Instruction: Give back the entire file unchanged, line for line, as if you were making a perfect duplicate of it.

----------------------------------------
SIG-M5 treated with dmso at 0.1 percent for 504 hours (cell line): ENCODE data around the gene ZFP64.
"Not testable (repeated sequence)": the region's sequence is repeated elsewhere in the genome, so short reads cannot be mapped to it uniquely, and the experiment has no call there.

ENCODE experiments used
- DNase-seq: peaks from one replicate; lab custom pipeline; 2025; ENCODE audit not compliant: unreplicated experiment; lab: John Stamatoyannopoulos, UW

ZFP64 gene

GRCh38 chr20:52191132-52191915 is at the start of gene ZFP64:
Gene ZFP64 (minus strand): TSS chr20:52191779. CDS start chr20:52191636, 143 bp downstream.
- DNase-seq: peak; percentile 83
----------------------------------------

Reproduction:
SIG-M5 treated with dmso at 0.1 percent for 504 hours (cell line): ENCODE data around the gene ZFP64.
"Not testable (repeated sequence)": the region's sequence is repeated elsewhere in the genome, so short reads cannot be mapped to it uniquely, and the experiment has no call there.

ENCODE experiments used
- DNase-seq: peaks from one replicate; lab custom pipeline; 2025; ENCODE audit not compliant: unreplicated experiment; lab: John Stamatoyannopoulos, UW

ZFP64 gene

GRCh38 chr20:52191132-52191915 is at the start of gene ZFP64:
Gene ZFP64 (minus strand): TSS chr20:52191779. CDS start chr20:52191636, 143 bp downstream.
- DNase-seq: peak; percentile 83